There has been wonderful rain sweeping across our paddocks
this afternoon, with an expectation – and a confident forecast – of a goodly
amount to come over the next few days. If the expectation is realised, there
will be a collective sigh of relief as rain tanks fill, and paddocks begin
(it’s only a beginning) to recover.
Then, while stock prices rise as quickly as our spirits, people will begin to forget. Politicians and media prognosticators will turn their attention to newer news, and the travails of the last five months – bushfires which have ravaged our country from the Richmond Valley to Eden and the Blue Mountains, through East Gippsland, Kangaroo Island, the Adelaide Hills and the Stirling Ranges – will be moved down the page.
If the fires are extinguished today, and they will not be, there are lives and properties to restore, there are all manners of recovery to consider. There is grief. People are grappling with chaos, which will not cease when the fires do. And the drought has not relinquished its taloned grasp.
Our discipleship has the responsibility of remembering.
When we break bread and lift the cup, we remember. When disciples doubt their faith, or their hope, or Jesus, they are told to remember what they heard, what they saw, what brought them to faith in that first moment of mercy and obedience?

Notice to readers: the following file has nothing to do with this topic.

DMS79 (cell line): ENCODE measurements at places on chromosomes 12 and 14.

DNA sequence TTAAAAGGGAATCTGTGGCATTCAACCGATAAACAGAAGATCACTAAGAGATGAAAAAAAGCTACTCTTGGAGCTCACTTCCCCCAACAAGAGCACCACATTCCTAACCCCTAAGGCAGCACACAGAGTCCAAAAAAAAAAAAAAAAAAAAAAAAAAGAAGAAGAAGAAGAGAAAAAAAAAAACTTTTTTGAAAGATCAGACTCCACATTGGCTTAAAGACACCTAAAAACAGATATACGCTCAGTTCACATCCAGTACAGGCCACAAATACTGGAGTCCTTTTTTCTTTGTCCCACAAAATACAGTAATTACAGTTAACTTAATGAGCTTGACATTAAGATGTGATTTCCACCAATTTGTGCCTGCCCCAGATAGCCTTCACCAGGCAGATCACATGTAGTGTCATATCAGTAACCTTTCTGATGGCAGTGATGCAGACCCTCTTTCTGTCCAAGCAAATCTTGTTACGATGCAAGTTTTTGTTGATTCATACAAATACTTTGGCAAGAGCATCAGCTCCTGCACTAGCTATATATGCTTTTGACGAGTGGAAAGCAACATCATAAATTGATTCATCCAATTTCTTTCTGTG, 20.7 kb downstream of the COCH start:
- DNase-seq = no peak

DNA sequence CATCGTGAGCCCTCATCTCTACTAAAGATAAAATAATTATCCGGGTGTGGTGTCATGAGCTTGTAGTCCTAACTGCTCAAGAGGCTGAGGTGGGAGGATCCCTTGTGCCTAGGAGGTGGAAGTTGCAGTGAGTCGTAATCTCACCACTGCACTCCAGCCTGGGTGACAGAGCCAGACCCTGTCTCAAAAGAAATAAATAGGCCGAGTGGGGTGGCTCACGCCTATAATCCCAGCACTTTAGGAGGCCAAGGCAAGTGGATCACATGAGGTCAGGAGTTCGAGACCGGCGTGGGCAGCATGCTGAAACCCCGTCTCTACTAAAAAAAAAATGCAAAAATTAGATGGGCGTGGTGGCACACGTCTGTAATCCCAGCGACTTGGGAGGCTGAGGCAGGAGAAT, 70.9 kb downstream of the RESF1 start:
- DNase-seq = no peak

The Old Testament prophets reminded the community leaders of people they too easily forgot. They advocated for the poor, and the lost, and those deemed unworthy of a name, a place, or a future. They also reminded God’s people who we are called to be; to remember the widowed and the orphan, to remember the stranger.
People regularly ask me what the Church’s role is around the bushfires, and the drought. I speak of chaplains in evacuation centres, of church members in fire crews, of congregations offering food and shelter and a shoulder when it’s needed. But when the flames have lessened, when our vision isn’t shrouded by smoke, we have more to offer.
As our communities begin to begin in their recovery, we have to help remember.
So we remind each other – and the world around us – about those who aren’t able to return to their homes, or towns, or jobs, and ask what justice, or hope we might offer. We will advocate to leaders, and Centrelink, and even insurance companies, for those whose voices are hoarse from asking, or weeping.
We remember why we are disciples, and articulate our hope in Christ, through our worship and our witness and our service. We share hospitality, remembering community. Do you remember why you moved here, why you love this community?
More than that, we remember forward, to what God will do. The One who died and was raised to life will bring life to this place, healing to these lives. Our hope rests in what God has achieved through Jesus Christ; which is where we always begin.
We remember forward to a world restored.
This piece originally appeared Rev. Simon Hansford’s blog.
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